Elizabeth Dunn and Michael Norton explain how the quality of our lives matter more than the quantity of things we have. In an article from the Los Angeles Times, How to buy happiness. Dunn and Norton start of by asking a simple question that has a million answers, what would you do if you found $1 million ? Everyone , at some point in their life, has wished for that amount of money. But out of all of us who would actually do something selfless and spend it on someone else? The first few items on our lists are something for ourselves. Its possible that our fifth item is for someone else. But even if you were selfless would those purchases create memories for a life time or would they be used for a few hours of pleasure ? Dunn and Norton even use most peoples first thought, to buy a house, as a bad example of spending your newfound wealth. They say that although “…most Americans continue to see as a central part of the American dream” buying a house isn’t “.. a sensible investment”. They’ve came to the conclusion, with the help of generations of research, that “how we use our money may matter as much or more than how much of it we’ve got”. Meaning that it doesn’t always matter how much money you have if you don’t have the proper way to spend it towards your happiness. Money can’t buy happiness.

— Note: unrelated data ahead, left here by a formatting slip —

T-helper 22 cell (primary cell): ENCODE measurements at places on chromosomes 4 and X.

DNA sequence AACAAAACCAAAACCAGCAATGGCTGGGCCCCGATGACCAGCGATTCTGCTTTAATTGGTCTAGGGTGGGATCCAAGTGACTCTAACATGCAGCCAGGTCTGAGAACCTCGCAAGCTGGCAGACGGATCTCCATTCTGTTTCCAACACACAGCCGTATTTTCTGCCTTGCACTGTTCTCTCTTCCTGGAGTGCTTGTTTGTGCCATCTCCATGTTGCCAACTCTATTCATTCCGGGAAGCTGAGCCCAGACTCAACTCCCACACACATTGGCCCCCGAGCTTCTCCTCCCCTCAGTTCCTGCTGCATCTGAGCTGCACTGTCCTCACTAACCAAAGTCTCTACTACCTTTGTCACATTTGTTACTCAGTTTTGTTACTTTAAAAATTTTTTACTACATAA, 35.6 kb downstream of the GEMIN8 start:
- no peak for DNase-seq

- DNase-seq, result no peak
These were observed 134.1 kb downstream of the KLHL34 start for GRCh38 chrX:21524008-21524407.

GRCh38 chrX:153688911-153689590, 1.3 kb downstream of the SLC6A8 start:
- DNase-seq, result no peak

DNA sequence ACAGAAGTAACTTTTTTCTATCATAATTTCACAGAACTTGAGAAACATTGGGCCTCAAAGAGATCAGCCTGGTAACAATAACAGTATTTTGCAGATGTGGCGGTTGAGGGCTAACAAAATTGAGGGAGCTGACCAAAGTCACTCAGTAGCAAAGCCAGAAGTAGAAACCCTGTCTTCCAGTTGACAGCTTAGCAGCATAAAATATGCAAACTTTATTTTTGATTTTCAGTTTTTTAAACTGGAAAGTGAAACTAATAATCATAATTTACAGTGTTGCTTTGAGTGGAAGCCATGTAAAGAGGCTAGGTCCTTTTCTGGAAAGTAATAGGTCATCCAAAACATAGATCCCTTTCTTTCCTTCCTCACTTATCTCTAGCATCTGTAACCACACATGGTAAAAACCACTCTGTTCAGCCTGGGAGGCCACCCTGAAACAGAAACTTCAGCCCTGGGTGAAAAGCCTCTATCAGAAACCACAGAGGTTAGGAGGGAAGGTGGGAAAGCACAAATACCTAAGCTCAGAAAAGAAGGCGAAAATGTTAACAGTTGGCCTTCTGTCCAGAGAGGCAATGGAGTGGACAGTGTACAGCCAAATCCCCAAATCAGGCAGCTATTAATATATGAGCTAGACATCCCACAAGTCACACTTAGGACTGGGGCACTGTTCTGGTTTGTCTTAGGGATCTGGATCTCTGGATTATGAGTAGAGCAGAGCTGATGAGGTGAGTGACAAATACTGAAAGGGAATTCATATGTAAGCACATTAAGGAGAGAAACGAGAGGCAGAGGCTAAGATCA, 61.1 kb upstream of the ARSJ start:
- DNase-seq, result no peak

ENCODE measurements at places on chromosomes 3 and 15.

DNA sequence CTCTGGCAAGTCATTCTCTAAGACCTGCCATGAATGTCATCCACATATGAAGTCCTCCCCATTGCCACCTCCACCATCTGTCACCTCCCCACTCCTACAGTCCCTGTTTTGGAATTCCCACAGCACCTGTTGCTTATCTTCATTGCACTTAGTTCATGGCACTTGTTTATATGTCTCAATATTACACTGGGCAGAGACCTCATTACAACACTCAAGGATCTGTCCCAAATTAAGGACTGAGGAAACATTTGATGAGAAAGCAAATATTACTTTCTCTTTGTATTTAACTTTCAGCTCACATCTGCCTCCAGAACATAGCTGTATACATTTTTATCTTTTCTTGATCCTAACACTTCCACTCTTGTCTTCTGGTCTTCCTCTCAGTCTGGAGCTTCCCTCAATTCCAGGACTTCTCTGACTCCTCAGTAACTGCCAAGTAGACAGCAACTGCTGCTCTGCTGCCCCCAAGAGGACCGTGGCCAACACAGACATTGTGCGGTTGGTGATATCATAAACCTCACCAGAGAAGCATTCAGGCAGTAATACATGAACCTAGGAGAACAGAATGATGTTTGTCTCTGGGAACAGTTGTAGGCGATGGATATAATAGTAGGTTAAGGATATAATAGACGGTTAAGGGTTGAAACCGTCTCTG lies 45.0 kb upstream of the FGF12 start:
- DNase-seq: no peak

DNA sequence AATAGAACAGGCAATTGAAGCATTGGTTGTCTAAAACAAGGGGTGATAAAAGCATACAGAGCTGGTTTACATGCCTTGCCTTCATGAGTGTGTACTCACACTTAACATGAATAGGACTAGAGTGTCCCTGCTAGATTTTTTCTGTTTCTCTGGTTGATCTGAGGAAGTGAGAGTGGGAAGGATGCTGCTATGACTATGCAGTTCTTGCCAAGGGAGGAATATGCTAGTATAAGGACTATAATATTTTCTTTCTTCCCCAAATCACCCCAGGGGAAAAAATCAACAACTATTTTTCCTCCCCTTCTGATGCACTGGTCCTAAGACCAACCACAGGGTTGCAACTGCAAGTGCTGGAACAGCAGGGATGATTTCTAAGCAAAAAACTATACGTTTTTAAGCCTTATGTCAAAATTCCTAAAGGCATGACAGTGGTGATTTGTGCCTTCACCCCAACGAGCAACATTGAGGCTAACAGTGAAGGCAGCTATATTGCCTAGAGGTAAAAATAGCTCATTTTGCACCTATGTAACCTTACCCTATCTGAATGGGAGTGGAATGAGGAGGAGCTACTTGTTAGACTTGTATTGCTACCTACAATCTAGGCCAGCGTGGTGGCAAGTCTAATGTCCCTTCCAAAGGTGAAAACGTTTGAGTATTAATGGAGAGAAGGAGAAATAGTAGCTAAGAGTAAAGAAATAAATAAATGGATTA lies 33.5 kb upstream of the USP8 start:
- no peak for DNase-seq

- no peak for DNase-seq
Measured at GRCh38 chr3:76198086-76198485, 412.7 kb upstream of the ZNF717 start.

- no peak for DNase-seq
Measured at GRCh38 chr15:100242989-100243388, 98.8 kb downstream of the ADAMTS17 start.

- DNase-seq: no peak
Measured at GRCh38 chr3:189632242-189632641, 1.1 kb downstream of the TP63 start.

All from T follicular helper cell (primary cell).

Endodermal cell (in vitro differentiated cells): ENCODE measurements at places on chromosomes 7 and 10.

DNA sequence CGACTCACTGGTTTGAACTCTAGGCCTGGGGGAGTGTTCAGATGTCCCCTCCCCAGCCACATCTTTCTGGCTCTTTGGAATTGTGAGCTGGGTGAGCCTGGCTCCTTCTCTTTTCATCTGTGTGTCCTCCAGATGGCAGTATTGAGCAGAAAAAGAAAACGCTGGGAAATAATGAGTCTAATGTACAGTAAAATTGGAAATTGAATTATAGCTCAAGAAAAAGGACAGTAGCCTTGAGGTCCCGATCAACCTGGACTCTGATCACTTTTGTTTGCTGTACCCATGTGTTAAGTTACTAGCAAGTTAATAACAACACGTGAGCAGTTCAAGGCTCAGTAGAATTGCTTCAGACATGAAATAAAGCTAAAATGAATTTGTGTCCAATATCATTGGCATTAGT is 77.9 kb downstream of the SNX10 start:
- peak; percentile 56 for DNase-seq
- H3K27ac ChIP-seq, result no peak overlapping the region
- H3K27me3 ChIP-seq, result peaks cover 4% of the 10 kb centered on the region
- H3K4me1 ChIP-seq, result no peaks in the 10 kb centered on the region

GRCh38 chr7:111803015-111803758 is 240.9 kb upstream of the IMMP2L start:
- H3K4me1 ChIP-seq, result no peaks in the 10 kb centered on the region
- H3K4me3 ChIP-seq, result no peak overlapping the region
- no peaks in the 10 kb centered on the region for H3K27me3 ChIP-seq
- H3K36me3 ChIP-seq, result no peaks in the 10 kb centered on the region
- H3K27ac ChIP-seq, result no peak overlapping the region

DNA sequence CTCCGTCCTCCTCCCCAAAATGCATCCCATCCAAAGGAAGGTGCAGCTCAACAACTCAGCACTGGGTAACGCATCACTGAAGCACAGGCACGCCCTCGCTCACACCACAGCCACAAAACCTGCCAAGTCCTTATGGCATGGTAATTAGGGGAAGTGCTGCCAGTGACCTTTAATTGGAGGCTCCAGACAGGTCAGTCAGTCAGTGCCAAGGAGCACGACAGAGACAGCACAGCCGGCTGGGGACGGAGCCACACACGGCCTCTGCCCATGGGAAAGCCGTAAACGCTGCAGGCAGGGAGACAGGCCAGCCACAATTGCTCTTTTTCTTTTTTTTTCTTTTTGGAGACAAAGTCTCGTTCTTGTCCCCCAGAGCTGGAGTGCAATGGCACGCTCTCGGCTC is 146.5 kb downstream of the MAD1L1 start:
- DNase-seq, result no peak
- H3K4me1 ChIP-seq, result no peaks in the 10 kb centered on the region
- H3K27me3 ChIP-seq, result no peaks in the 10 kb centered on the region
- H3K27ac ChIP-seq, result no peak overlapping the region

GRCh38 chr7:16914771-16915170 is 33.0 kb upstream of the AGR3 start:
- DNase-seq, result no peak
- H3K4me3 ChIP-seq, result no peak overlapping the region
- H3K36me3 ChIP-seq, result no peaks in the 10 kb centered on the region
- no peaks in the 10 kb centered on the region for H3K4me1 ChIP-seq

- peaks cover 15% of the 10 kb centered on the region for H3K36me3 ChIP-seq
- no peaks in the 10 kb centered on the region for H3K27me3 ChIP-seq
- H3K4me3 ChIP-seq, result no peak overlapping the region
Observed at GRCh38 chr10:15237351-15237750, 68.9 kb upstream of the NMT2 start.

in my opinion Dunn and Norton have the right idea about how money affects happiness. for example you could be the richest person in the world but if you don’t have anyone to share this lavish life with what’s the point of it all? Renting out Disney Land for the day sound like an ideal day but running around and riding all of the rides alone, is nowhere near as much fun as having your closest friends come along and enjoy the day that you can remember for the rest of your lives. As Dunn and Norton explain ” we tend to watch our new televisions alone on the couch, but we rarely head to a wonderful restaurant or jet off to Thailand solo.”
In the experiment that was conducted at a university campus they proved that even with the simplest of gestures, buying someone a cup of coffee, you are defiantly happier than enjoying a cup on your own. On many occasions I’ve brought someone a cup of coffee and hung out in Starbucks for hours just talking. And I’m absolutely sure I’m not the only one who has done so. When it comes to the example they gave , about buying a home, I don’t completely agree. Yes, buying a home may take some a life time but in the long run you have something your family members can also enjoy or even have to fall back on. I don’t agree that you have to pass on that drink after a long day or that nice dinner once in a while. You should be able to have everything with moderation. Compromising on your spending shouldn’t have to interfere with your overall happiness.
Although making changes to your list can be difficult, with the help of this article, the outcome can be even more pleasurable than your original list if you’re even just a little less selfish. Through research and experiments Dunn and Norton have made an appealing case that “.. you can make yourself happier today.” just by switching to buying experiences rather than material things that only benefit yourself.